But he is unhappy about the whole arrangement. It demeans him, he feels. I tell him to get with the program. His look is all wrong. For one thing, he's wearing American eagle suspenders over a crisp, white dress shirt. If he wants to pass for a journalist, he can't go around looking patriotic. "Put on your suit jacket," I tell him. As we arrive at the Library and walk through its gates, I give him more pointers on how to pass for a reporter. "If you see anything free, especially a drink, take it," I say. I hand him a prop reporter's notebook, and tell him if anyone asks why he's not holding a camera, since he's supposed to be my photographer, tell them he's taking mental pictures.
As I leave him at a courtyard buffet table, where journalists are inhaling raspberry sugar cookies and iced tea (the bar doesn't open until later), I turn to interview some elderly docents, who give me details on the Library's architecture and vegetation. I watch out of the corner of my eye, as Cox, on his cell phone, walks across the lawn. He might as well be wearing a neon "imposter" sign: His posture is too good, his clothes are too pressed, he is way too distinguished-looking and silver-haired, like Blake Carrington out for a stroll--really un-journalist-like. He disappears from my radar. Minutes later, when I find him again, he is standing next to a burly security goon outside the gate. I ask him what happened. "Umm, the guy came over and found out who I am." I ask how that could've happened. Not a single person had recognized him since we'd been there. "I told him," Cox says unapologetically. "I'm not going to lie to anybody."
We are bounced from the debate before it even begins. As we ride past the fringe-sters on the curb--Ron Paul supporters wearing dolphin suits to illustrate Mitt Romney's flip flops, guys in "Stop Chemtrails" hats, etc.--Cox grows reflective:
"Am I an anarchist? What have I done to merit the treatment I'm getting here? This country needs leadership, leadership from people who've actually accomplished something in their lives. What you saw demonstrated today is the real problem. Who, with any level of achievement, would want to get involved in this nonsense? If you've achieved something, created value and wealth in a business world where intelligence and skill and inventiveness are rewarded, is it going to be attractive to go into politics where you've got to steal a press pass to get heard?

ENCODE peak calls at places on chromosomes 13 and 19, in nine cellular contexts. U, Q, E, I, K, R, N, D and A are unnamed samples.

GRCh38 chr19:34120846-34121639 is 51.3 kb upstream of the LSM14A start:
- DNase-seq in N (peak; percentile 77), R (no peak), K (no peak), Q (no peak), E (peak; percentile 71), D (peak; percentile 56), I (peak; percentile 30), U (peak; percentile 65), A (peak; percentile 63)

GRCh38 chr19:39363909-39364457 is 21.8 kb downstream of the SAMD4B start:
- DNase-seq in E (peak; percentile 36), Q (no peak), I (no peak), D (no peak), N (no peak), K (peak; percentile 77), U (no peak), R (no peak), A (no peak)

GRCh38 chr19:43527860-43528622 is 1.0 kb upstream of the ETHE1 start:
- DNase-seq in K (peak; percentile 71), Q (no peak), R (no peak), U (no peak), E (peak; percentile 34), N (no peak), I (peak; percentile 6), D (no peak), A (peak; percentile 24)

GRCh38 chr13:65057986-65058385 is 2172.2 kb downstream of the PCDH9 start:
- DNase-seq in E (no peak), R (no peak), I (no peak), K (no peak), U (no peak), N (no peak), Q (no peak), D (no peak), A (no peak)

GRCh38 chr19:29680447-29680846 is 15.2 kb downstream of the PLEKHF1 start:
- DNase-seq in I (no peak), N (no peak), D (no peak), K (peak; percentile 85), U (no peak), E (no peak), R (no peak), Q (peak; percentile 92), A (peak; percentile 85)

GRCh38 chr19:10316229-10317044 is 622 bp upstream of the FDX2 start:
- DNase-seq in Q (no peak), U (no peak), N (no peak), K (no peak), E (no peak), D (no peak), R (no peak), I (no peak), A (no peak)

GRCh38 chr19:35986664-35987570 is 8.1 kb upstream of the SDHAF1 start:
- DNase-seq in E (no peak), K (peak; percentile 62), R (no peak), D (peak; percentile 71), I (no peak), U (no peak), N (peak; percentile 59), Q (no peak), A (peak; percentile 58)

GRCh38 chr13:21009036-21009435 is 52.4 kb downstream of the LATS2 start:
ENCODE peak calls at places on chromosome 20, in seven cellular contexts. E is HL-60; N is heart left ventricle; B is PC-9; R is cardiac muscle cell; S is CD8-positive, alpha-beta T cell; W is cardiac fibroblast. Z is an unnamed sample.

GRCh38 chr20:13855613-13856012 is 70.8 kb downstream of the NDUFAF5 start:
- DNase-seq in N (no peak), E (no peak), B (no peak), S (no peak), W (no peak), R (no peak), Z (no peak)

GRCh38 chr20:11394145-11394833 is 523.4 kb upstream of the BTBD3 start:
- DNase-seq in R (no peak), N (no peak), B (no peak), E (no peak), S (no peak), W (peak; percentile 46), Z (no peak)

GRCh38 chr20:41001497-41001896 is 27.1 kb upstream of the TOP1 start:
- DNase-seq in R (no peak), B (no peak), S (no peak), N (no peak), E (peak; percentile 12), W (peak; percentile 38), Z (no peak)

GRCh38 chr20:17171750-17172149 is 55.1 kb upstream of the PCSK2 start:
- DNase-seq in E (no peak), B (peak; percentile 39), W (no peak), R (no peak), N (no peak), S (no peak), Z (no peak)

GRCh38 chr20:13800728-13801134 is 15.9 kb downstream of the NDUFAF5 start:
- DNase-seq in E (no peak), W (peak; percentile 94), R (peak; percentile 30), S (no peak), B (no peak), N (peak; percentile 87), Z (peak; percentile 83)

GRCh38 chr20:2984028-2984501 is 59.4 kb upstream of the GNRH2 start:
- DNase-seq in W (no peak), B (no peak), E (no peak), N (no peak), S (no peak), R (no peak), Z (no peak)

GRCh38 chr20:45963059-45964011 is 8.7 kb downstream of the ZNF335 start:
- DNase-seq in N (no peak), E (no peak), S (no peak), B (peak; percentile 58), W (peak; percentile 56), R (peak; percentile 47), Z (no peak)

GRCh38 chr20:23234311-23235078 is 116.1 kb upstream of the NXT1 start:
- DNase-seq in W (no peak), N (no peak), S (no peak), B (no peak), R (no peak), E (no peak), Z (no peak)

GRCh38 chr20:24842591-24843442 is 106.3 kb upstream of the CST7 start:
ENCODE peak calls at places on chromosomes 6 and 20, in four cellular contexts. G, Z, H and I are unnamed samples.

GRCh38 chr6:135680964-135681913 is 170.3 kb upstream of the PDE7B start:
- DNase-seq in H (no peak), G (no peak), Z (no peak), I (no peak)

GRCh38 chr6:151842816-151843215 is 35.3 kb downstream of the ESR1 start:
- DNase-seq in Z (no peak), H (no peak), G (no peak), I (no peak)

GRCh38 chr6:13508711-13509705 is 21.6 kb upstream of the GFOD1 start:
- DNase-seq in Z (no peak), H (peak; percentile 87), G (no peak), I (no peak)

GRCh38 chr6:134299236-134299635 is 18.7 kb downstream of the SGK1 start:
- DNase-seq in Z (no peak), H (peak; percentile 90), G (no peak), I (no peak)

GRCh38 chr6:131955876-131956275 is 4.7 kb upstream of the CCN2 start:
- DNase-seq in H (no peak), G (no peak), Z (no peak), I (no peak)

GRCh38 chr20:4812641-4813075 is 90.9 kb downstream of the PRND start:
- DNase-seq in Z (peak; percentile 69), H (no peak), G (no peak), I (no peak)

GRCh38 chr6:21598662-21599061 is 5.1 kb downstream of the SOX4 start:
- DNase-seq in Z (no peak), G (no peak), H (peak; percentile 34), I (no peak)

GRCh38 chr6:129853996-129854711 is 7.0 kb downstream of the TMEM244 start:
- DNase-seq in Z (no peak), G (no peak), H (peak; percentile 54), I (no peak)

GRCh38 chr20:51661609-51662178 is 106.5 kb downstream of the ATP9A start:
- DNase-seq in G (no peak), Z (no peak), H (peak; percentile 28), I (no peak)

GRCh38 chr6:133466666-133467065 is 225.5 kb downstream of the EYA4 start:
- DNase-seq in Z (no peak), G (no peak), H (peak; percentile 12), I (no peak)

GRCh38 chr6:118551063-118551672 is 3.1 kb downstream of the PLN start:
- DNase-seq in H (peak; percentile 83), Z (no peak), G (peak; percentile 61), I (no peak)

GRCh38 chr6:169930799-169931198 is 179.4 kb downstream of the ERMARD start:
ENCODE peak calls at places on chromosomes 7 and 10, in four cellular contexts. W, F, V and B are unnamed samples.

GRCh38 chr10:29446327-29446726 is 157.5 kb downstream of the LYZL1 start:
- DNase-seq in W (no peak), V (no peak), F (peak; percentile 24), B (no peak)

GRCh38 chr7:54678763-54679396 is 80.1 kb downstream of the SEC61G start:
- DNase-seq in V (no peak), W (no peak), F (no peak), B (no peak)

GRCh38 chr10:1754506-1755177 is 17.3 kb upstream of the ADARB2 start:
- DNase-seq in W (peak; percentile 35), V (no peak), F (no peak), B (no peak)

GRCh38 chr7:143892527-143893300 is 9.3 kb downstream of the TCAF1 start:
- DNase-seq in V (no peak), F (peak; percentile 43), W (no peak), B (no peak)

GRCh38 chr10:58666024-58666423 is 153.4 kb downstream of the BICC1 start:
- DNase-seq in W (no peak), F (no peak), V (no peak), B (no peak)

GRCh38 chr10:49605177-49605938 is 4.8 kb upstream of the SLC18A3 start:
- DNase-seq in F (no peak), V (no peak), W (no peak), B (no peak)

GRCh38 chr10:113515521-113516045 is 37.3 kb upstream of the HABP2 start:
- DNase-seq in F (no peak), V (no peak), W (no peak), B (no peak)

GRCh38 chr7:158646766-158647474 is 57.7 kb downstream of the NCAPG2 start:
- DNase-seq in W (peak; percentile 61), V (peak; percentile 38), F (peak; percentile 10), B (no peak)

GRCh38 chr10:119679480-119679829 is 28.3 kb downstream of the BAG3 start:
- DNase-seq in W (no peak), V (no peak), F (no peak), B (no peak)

"And so what do we end up with for leadership? We end up with the sons of former presidents who put us in a war and botch the whole thing up. We end up with politicians who make deals for bridges to nowhere. Is that what we want? Someone who's been in public office their whole life? Will that prepare them for solving problems? What prepares you to solve problems, I would submit, is a life spent actually solving problems. Actually doing something. Am I wrong?"
Cox will have his debate one way or another. So we go back to our hotel on Santa Monica beach. A good fiscal conservative, Herren's sought out a cheap wedding videographer instead of an expensive LA film crew to show up with a camera. Since the hotel room doesn't get MSNBC, Cox's wife mans the live Internet debate feed, waiting for questions to be asked, then hitting the mute button, so Cox can answer for the benefit of the videocamera and eventually a YouTube audience. He wants to show America what they missed. He rips for 90 minutes straight, taking all questions, sometimes taking them twice, when the same question is batted around to multiple candidates who are actually at the debate.
His isn't a performance for the ages, but it's surprisingly good. I expected a clown show. But there are no gaffes. He is fluid and calm, optimistic without seeming Pollyannaish, critical without seeming a crank, at ease with all issues--a man who knows his own mind and isn't afraid to speak it. After his one-man debate, as he sits down at a desk, he seems reinvigorated.
"What's frustrating," he says, "is that I know I could've done well up there. But they won't let me off the bench. Actually, they won't even let me in the stadium to sit on the bench. So I guess I'm making my own stadium." And he is, too. A week later, he sues Fox News to force them to let him into their televised debate. As the New York Sun reported, "During his announcement at the News Corp. [parent company of THE WEEKLY STANDARD] building in Midtown yesterday, Mr. Cox had to compete with red-spandex-clad cheerleaders for the New Jersey Nets who had arrived at the same spot to promote the team. While dozens stopped to gawk at the women, few paid attention to Mr. Cox."
It doesn't matter, though--he's used to being overshadowed. Presidential campaigns are a marathon, not a sprint. He will stick to the end. Or his name isn't John Cox.
Matt Labash is a senior writer at THE WEEKLY STANDARD.